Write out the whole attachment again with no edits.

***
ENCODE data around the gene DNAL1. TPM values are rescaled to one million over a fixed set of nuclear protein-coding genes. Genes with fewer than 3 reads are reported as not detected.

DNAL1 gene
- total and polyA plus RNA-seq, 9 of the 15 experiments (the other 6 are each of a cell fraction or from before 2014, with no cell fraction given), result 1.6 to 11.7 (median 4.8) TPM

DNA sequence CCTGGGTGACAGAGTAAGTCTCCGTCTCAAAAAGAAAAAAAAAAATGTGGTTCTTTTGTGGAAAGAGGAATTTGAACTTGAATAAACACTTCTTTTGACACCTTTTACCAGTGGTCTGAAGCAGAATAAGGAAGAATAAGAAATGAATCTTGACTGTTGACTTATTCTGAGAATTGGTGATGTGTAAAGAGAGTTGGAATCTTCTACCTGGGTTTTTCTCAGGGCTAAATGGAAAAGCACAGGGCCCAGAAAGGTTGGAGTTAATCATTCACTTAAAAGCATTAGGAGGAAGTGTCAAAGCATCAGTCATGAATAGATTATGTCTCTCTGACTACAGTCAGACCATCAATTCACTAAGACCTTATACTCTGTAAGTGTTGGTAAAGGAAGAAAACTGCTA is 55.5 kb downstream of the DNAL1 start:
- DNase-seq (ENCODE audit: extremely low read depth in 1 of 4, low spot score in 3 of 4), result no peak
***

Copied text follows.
ENCODE data around the gene DNAL1. TPM values are rescaled to one million over a fixed set of nuclear protein-coding genes. Genes with fewer than 3 reads are reported as not detected.

DNAL1 gene
- total and polyA plus RNA-seq, 9 of the 15 experiments (the other 6 are each of a cell fraction or from before 2014, with no cell fraction given), result 1.6 to 11.7 (median 4.8) TPM

DNA sequence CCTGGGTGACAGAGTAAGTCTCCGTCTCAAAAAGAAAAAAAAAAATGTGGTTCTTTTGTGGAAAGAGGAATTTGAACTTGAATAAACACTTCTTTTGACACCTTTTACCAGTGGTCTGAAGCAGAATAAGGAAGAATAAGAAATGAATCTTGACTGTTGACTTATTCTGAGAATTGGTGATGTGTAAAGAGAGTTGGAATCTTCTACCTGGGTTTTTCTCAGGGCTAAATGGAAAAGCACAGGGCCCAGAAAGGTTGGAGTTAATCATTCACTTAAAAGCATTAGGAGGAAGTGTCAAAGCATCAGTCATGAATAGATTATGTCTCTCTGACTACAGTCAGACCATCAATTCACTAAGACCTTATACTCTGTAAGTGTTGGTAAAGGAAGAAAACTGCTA is 55.5 kb downstream of the DNAL1 start:
- DNase-seq (ENCODE audit: extremely low read depth in 1 of 4, low spot score in 3 of 4), result no peak